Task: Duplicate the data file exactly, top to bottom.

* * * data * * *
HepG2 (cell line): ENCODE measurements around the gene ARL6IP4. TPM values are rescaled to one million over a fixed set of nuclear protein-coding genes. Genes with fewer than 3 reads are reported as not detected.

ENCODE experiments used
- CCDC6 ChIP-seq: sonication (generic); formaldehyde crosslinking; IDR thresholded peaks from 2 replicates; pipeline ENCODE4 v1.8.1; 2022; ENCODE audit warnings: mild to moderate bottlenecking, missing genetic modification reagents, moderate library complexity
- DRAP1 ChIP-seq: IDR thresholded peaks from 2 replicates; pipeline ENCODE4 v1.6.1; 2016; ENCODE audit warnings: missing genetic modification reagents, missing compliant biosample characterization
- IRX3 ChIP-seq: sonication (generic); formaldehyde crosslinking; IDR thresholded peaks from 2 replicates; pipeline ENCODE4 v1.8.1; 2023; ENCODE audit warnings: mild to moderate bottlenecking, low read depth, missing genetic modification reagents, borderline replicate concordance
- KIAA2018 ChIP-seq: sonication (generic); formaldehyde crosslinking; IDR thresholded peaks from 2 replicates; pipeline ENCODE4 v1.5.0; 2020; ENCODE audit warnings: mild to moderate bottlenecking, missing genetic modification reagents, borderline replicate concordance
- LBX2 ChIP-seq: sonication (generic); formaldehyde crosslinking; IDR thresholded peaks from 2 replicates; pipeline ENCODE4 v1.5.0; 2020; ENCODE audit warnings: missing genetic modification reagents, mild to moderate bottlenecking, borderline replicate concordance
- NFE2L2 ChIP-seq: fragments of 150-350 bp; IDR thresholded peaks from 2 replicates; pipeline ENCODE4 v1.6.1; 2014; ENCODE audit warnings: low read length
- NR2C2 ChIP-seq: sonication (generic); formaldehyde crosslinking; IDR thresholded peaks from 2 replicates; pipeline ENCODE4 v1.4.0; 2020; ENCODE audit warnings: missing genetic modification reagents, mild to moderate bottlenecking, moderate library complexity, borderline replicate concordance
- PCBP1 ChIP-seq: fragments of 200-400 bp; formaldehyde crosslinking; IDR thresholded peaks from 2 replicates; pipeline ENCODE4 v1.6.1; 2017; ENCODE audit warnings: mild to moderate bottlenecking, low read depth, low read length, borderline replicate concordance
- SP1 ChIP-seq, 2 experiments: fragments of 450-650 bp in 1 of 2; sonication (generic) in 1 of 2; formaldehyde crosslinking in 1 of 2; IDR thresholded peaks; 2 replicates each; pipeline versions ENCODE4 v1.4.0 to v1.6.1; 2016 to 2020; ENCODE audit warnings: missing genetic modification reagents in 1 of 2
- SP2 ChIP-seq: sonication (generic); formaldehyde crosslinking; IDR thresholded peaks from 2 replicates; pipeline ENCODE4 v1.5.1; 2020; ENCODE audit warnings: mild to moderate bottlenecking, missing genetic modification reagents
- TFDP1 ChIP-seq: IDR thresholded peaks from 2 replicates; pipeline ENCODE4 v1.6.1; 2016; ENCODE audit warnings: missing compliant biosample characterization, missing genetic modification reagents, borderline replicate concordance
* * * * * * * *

HepG2 (cell line): ENCODE measurements around the gene ARL6IP4. TPM values are rescaled to one million over a fixed set of nuclear protein-coding genes. Genes with fewer than 3 reads are reported as not detected.

ENCODE experiments used
- CCDC6 ChIP-seq: sonication (generic); formaldehyde crosslinking; IDR thresholded peaks from 2 replicates; pipeline ENCODE4 v1.8.1; 2022; ENCODE audit warnings: mild to moderate bottlenecking, missing genetic modification reagents, moderate library complexity
- DRAP1 ChIP-seq: IDR thresholded peaks from 2 replicates; pipeline ENCODE4 v1.6.1; 2016; ENCODE audit warnings: missing genetic modification reagents, missing compliant biosample characterization
- IRX3 ChIP-seq: sonication (generic); formaldehyde crosslinking; IDR thresholded peaks from 2 replicates; pipeline ENCODE4 v1.8.1; 2023; ENCODE audit warnings: mild to moderate bottlenecking, low read depth, missing genetic modification reagents, borderline replicate concordance
- KIAA2018 ChIP-seq: sonication (generic); formaldehyde crosslinking; IDR thresholded peaks from 2 replicates; pipeline ENCODE4 v1.5.0; 2020; ENCODE audit warnings: mild to moderate bottlenecking, missing genetic modification reagents, borderline replicate concordance
- LBX2 ChIP-seq: sonication (generic); formaldehyde crosslinking; IDR thresholded peaks from 2 replicates; pipeline ENCODE4 v1.5.0; 2020; ENCODE audit warnings: missing genetic modification reagents, mild to moderate bottlenecking, borderline replicate concordance
- NFE2L2 ChIP-seq: fragments of 150-350 bp; IDR thresholded peaks from 2 replicates; pipeline ENCODE4 v1.6.1; 2014; ENCODE audit warnings: low read length
- NR2C2 ChIP-seq: sonication (generic); formaldehyde crosslinking; IDR thresholded peaks from 2 replicates; pipeline ENCODE4 v1.4.0; 2020; ENCODE audit warnings: missing genetic modification reagents, mild to moderate bottlenecking, moderate library complexity, borderline replicate concordance
- PCBP1 ChIP-seq: fragments of 200-400 bp; formaldehyde crosslinking; IDR thresholded peaks from 2 replicates; pipeline ENCODE4 v1.6.1; 2017; ENCODE audit warnings: mild to moderate bottlenecking, low read depth, low read length, borderline replicate concordance
- SP1 ChIP-seq, 2 experiments: fragments of 450-650 bp in 1 of 2; sonication (generic) in 1 of 2; formaldehyde crosslinking in 1 of 2; IDR thresholded peaks; 2 replicates each; pipeline versions ENCODE4 v1.4.0 to v1.6.1; 2016 to 2020; ENCODE audit warnings: missing genetic modification reagents in 1 of 2
- SP2 ChIP-seq: sonication (generic); formaldehyde crosslinking; IDR thresholded peaks from 2 replicates; pipeline ENCODE4 v1.5.1; 2020; ENCODE audit warnings: mild to moderate bottlenecking, missing genetic modification reagents
- TFDP1 ChIP-seq: IDR thresholded peaks from 2 replicates; pipeline ENCODE4 v1.6.1; 2016; ENCODE audit warnings: missing compliant biosample characterization, missing genetic modification reagents, borderline replicate concordance